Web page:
Then, in the second minute of the second half, the Spanish goalkeeper Arconada failed to hold on to a shot. The ball ran loose in the penalty area, and Gerry Armstrong gleefully fired it into the net. The home crowd were stunned. Spain fought back, and Northern Ireland's task became even harder when Mal Donaghy was sent off. The last ten minutes or so were played almost entirely in the Northern Irish half of the field, as the hosts frantically tried to find a way through to goal - but Northern Ireland held firm for a sensational victory, and progressed into the second round as group winners. Spain just barely survived, tying with Yugoslavia on points and goal difference but going through because they'd scored one more goal than the Yugoslavs.
England qualified for the finals for the first time in 12 years, and got through the first round with a 100 per cent record. Two Bryan Robson goals and one from Paul Mariner helped England beat France 3-1, and then a Trevor Francis strike and an own goal were enough to beat Czechoslovakia 2-0. Kuwait gave England a tough test, but Francis managed to score the only goal of the game.
Meanwhile, Scotland missed out on progress to the second round on goal difference for the third time in three World Cups. Their campaign began brightly with a 5-2 win over New Zealand. In their next match, the Scots took the lead against Brazil with a David Narey goal, but finally lost 4-1. A win against the Soviet Union in their third group game would have seen Scotland through to the second round, and they led at half-time via a 15th-minute goal from Joe Jordan. But in the second half, Aleksandr Chivadze equalised for the Soviets before Ramaz Sheneglia put them ahead in the 84th minute. Graeme Souness scored for Scotland with five minutes left, but the game ended in a 2-2 draw, and the Scots had another hard luck story to tell.
Cameroon made their first appearance in the World Cup finals, and the 'Indomitable Lions' lived up to their nickname, going through their three first round games unbeaten. The trouble was that they were never conquering lions: they drew all three matches. Amazingly, five of the six games played in Group 1 were drawn: Poland's 4-1 win over Peru was the only decisive result in the group, and so put the Poles into the second round. Italy also drew all three of their group games, and stayed in the tournament only because they'd scored one more goal than Cameroon.
Hungary ran up the highest score ever recorded in a World Cup finals match2 match when they thrashed El Salvador 10-1 - but they still went out in the first round, after losing to Argentina and drawing with Belgium. The Belgians won Group 1 after beating Argentina 1-0 with a goal from Erwin Vandenbergh.
Having scraped through the first stage somewhat fortuitously, Italy began to look much more convincing in the second round. In second round Group C, Italy beat Argentina 2-1, and Brazil then beat the Argentinians 3-1, helped by the fact that a young Argentinian player by the name of Diego Maradona got himself sent off. That set up a showdown between Brazil and Italy that produced a classic match.
The hero was someone who had previously been a villain. Paolo Rossi had served a two-year suspension after being found guilty of match-fixing. He'd been under attack in the Italian press after some indifferent performances in the first round. But against Brazil, he was brilliant. Rossi put Italy ahead in the fifth minute, but Socrates equalised seven minutes later. Rossi struck again in the 25th minute, and Brazil pressed hard for an equaliser. Time and again they were denied by Italy's veteran goalkeeper and captain Dino Zoff. Italy held out until midway through the second half, when Falcao brought the scores level again. Rossi then completed his hat-trick in the 74th minute. In the frantic closing minutes of the game, both teams got the ball in the net, but both 'goals' were disallowed by the referee. Finally, Zoff pulled off an amazing save right at the end. Brazil had been beaten 3-2, and Italy were in the semi-finals.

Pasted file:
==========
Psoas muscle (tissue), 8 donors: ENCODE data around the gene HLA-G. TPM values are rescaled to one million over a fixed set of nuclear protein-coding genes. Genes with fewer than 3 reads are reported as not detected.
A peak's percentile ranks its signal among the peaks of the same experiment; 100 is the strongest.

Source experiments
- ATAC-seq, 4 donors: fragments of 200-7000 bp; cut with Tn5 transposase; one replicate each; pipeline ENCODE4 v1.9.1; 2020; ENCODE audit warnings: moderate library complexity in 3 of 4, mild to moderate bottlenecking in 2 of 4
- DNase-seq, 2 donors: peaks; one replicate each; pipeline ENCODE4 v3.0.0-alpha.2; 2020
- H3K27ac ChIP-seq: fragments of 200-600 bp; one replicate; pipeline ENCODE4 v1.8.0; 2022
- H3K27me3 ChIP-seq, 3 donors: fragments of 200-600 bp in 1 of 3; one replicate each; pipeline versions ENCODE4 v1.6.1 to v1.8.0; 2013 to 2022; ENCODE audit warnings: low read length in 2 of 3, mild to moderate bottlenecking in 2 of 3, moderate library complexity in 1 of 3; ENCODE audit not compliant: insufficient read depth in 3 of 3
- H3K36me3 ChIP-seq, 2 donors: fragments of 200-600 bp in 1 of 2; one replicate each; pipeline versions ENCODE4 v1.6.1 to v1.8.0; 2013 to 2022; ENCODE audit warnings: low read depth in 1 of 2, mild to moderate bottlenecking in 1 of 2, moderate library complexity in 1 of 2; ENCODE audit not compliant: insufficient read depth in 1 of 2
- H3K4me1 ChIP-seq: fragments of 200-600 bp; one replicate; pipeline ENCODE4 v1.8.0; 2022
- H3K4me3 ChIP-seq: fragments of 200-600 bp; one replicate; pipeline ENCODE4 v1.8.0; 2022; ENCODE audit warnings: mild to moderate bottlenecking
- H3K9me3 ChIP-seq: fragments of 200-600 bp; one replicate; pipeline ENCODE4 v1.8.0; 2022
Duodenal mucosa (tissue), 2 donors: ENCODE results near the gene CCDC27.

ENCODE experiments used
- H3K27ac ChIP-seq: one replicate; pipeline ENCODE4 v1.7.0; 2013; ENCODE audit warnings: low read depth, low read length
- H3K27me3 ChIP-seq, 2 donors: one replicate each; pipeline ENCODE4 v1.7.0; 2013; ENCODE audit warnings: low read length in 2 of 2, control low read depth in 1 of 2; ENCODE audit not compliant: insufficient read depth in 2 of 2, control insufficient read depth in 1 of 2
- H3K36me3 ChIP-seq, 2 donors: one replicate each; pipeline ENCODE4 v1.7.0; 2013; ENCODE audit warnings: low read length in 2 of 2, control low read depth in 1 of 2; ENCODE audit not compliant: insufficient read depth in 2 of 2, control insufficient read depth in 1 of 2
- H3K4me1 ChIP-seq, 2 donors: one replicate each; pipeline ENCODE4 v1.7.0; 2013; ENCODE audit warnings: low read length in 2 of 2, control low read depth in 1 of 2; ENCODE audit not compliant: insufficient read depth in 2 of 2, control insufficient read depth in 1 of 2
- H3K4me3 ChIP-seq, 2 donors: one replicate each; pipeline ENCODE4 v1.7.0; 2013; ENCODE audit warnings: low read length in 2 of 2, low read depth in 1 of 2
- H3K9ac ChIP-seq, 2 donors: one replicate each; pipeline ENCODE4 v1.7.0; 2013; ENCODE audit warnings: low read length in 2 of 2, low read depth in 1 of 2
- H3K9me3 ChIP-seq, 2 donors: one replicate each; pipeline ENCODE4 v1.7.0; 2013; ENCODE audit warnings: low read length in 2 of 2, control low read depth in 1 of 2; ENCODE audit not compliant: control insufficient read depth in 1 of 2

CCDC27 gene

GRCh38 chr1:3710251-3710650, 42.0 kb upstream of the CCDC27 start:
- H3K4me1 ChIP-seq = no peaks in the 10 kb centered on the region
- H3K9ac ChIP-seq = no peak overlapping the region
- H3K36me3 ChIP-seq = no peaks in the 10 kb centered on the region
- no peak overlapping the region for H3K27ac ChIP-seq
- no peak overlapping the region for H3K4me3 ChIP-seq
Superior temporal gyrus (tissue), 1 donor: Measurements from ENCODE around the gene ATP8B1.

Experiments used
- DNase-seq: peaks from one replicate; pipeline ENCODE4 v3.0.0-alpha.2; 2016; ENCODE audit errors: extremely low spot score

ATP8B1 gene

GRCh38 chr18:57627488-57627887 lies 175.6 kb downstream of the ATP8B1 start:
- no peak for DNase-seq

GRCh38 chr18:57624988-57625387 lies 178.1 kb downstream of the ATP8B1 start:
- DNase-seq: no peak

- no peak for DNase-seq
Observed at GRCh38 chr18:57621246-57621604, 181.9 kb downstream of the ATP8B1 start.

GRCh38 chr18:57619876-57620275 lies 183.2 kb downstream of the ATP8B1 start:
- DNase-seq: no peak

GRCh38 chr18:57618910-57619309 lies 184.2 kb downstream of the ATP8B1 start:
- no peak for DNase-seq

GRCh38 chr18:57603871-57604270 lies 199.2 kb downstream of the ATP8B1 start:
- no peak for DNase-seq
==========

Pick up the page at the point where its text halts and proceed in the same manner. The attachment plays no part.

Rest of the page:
Poland beat Belgium 3-0 thanks to a Zbigniew Boniek hat-trick. The Soviet Union also beat Belguim, but only by 1-0. So when the final Group A game between the Soviets and the Poles ended 0-0, Poland were through to the semi-finals on goal difference.
But goalless draws didn't help England, who played out 0-0 stalemates with both West Germany and Spain. Those results meant that West Germany's 2-1 win over Spain was enough to put them into the semi-finals.
Northern Ireland's adventure remained alive until the final game in Group D. France beat Austria 1-0 in the first game, and then Northern Ireland and Austria drew 2-2, with Billy Hamilton getting both the Northern Irish goals. A win in the last game in the group would have put Northern Ireland in the semi-finals, but France proved too strong for them, winning 4-1 to claim a semi-final place.
Paolo Rossi again came to the fore in the semi-finals, scoring both goals as Italy beat Poland 2-0. The other semi-final, between France and West Germany, was another truly classic World Cup match.
West Germany began strongly, and Pierre Littbarski put them ahead with a great strike from outside the penalty area in the 17th minute. Within ten minutes France levelled through a penalty converted by their captain Michel Platini. The scores were level at half-time.